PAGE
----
University of Southern Maine alumnus and World Trade Organization Chief Economist Robert Koopman spoke on Maine Public’s radio program “Speaking in Maine.”
Koopman, who graduated in 1979 with a bachelor’s degree in economics, said he had a “great affinity for USM.”
“The education that USM gave me, both in in the classroom and outside the classroom, has served me very well,” he said. “I think institutions like USM are critical for the future of our country and our people.”
”The topic of the talk was “The Future of Trade: Technology, Geography and Economic Adjustment.”
Koopman warned of potential consequences of new tariffs on imports imposed by the current administration, which causes countries to look out only for their own interests.
"Do you know the game theory called 'prisoners' dilemma?'” he asked. “It's a non-cooperative solution where everybody essentially thinks 'I'm going to put on my high tariffs and I'm not going to face retaliation.' But everybody assumes that, so everybody retaliates, so we essentially recreate the great financial crisis."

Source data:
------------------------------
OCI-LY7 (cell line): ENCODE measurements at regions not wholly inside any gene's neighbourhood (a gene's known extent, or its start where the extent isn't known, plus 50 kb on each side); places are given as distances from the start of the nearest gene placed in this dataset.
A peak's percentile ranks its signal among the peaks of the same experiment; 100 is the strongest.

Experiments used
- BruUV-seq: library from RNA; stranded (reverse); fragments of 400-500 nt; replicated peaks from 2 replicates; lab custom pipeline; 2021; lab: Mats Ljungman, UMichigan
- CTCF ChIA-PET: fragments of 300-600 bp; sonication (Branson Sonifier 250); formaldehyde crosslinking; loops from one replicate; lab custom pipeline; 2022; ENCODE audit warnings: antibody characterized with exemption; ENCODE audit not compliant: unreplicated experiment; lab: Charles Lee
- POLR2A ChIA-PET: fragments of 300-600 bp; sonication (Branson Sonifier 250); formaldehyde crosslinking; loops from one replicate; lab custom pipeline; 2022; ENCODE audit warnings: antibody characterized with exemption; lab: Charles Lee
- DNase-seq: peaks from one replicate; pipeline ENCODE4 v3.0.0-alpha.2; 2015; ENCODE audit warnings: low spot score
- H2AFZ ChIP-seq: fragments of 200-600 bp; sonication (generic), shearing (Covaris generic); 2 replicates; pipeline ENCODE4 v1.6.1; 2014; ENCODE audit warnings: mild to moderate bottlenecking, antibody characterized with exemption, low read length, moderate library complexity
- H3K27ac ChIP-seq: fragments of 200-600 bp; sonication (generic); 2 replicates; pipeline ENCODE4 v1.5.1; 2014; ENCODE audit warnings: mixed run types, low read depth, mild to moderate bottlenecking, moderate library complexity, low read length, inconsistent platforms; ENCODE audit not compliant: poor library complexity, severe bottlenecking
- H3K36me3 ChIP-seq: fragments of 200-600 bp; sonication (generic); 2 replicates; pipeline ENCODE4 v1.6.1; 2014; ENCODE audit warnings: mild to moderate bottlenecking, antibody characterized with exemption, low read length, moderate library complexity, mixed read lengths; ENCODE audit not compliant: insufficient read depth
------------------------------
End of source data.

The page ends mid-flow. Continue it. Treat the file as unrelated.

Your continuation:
Koopman, who also serves as the director of the WTO’s Economic Research and Statistic Division, also talked about the outlook of the world economy.
"The biggest risk that the central bankers all mention is continued trade conflict because of the uncertainty it creates in the US economy and the global economy," he said.
Koopman also spoke about the effect that the US-China trade conflict has on the lobster industry in Maine.
"Canadian lobsters are not facing tariff retaliation; they can be shipped to China [tariff-free]," he said. “Because of a fair trade agreement with Europe, Canadian lobster exporters and fisherman can have an advantage into Europe."